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View Full Version : Hacking Triton II sysboards for 11-bit tag ram



EverythingIBM
April 14th, 2013, 03:23 PM
So-- I have some computers with Triton II chipsets.
They have the smaller tag ram, so they can only cache 64MB. Anything beyond that causes the systems to run quite slowly.

I was wondering if it would be possible to somehow hack the machines with an 11-bit tag ram (so they could utilize all 384MB of the EDO memory WITHOUT getting slow). I'm getting a bit sad seeing my 128 EDO DIMMs go to waste. I bought eight sticks for four dollars years ago.

The alternative route is to use a socket 7 processor with onboard cache, but I'd really prefer if I could keep the pentium. After all, that's what makes it a *Pentium 1* system :p

The systemboards in question are these:
http://az413224.vo.msecnd.net/img/13297/m_13297_27.jpg

Anonymous Coward
April 14th, 2013, 03:33 PM
So by Triton II, do you mean to say you have a 430VX or a 430HX? They are both considered Trition IIs. If you have an HX it might be possible to do something. If you have a VX....not sure. I've never heard of anyone caching more than 64MB on a VX, and intel liked it that way. From what I see in the picture I would say you have an HX chipset based on the package used.

EverythingIBM
April 14th, 2013, 04:20 PM
So by Triton II, do you mean to say you have a 430VX or a 430HX? They are both considered Trition IIs. If you have an HX it might be possible to do something. If you have a VX....not sure. I've never heard of anyone caching more than 64MB on a VX, and intel liked it that way. From what I see in the picture I would say you have an HX chipset based on the package used.

That's correct, it's an HX.

I was just wondering if the tag ram was stored on a certain chip that can be replaced. It would really be nice to use the 384MB of RAM without slowing the system down.

Anonymous Coward
April 14th, 2013, 09:39 PM
Not sure. If the density of the tag RAM is too small for extended caching, chances are a larger one would have a different number of pins. If the extra pads are present, maybe something can be done. If not you are SOL.

Uniballer
April 20th, 2014, 01:19 PM
I have a Shuttle HOT-553 board which uses the Intel 82439HX (430HX) chipset. Online info says it can use a wider tag RAM to increase the cached area, but so far it will only cache the first 64MB of RAM. It has 256KB pipeline burst cache on board, and will run with either an onboard 8Kx8 or 32Kx8 tag RAM. It also has a COAST (cache on a stick) CELP socket. I found a HP 5063-8783 cache module. I could pull the tag RAM from the motherboard and the cache would work with the module instead. I verified that the data lines on the onboard tag RAM were directly paralleled to the ones on the module. So I hacked the module to use tag lines TIO8 - TIO10 instead of some of the others thinking that I could run both the module and onboard tag RAM and get all 11 bits running. But it didn't give me anything extra.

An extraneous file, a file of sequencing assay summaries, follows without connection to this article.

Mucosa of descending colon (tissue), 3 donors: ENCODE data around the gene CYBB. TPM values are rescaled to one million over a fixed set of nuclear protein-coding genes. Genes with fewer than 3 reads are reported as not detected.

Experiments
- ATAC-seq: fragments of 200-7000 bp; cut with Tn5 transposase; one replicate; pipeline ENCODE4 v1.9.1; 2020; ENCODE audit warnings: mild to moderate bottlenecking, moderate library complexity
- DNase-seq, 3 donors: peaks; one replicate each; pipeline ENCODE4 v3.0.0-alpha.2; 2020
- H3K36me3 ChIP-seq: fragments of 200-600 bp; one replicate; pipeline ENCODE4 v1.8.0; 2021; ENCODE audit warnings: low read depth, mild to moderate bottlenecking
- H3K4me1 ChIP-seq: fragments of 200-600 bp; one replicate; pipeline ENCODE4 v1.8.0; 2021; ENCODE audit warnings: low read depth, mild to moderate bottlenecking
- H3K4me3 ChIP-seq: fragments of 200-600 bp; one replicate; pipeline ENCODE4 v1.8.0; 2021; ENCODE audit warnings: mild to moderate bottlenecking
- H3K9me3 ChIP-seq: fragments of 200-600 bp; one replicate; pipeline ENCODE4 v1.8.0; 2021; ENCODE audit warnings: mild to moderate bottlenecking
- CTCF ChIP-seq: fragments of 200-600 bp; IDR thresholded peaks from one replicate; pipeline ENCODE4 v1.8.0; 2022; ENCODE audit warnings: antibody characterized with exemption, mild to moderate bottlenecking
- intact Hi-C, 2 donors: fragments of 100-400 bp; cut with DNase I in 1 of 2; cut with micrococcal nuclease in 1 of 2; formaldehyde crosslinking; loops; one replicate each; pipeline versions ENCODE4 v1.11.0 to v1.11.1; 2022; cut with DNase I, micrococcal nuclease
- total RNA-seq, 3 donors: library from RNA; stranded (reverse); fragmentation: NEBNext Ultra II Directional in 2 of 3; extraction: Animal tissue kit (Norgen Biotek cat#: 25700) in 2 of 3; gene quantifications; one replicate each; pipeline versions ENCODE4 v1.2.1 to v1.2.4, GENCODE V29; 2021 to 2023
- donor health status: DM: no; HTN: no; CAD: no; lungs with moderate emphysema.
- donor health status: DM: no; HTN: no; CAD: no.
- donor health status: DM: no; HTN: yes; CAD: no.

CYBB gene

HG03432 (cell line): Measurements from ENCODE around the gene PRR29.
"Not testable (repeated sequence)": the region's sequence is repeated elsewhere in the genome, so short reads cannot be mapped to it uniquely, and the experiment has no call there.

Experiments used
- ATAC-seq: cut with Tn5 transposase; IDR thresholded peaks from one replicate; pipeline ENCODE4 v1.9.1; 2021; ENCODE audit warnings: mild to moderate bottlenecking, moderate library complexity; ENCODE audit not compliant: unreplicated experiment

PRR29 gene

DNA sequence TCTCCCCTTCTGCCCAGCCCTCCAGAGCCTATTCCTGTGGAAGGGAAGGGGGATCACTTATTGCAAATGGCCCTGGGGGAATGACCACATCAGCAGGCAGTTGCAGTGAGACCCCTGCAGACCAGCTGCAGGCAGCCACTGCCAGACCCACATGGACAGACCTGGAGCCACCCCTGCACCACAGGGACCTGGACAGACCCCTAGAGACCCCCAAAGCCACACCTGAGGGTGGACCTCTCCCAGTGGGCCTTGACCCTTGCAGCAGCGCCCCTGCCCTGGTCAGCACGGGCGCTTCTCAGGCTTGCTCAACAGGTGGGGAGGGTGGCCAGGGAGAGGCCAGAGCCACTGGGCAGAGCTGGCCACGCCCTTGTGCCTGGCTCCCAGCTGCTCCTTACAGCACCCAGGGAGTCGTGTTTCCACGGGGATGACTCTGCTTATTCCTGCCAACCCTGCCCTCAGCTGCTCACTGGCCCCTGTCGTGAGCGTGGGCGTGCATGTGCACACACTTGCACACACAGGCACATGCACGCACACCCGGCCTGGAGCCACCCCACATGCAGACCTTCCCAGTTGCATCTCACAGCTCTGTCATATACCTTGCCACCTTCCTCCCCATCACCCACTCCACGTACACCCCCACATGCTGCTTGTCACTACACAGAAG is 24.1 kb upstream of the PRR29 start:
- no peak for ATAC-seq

I got a PNY 256KB cache module with Compaq 237716-001 stickers on it because it had pads for an extra tag RAM. I soldered one in and it seems like it should be working, but it doesn't. I have since found out by reading the 82439HX data sheet that you have to enable the extended cache tag bits when the chipset powers up. Any clue of how I do that on a HOT-553? Is there a spot on the motherboard? A code you can set in the presence detect bits on the COAST module? From looking at the original motherboard manual there were cache module differences depending on if it was the first 256KB of cache, the second 256KB of cache, or being used for extended tag. I see some stuff about coding cache size in the COAST PDx bits, but I don't see the tag width there. Is there any way to find this info?

Uniballer
April 22nd, 2014, 01:39 AM
Possibly pertinent information:

Intel COASt specification (any version, but 2.1 seems to be the most relevant to this time period). I have not found any version of this document, but many references to it.

Dealer or service information on Shuttle HOT-553 or similar boards based on the Intel 430HX chipset.

Thanks.

Uniballer
April 24th, 2014, 06:19 PM
I found this on page 2-3 of the Intel 430HX PCIset Design Guide:

• TIO[10]—The state at reset determines the Extended Cacheability Mode (64M or 512M cacheable).
Pull down through 10 kΩ to support 512M mode or pullup with 100K for standard 64M mode.
This signal should also be pulled high when supporting a DRAM cache. If 512M is selected, then
TIO[9:8] must not be pulled up or down.

So I guess that should be pretty easy as long as the TIO10 signal on the COASt socket (pin 88 ) is directly connected to the 82439HX. I'm not sure I can tell as the 82439HX is a BGA, so I'll probably just add the 10K pulldown to the COASt module and see what happens.

Uniballer
April 29th, 2014, 09:40 AM
This strategy does not appear to work with my board, or I messed something up in the implementation.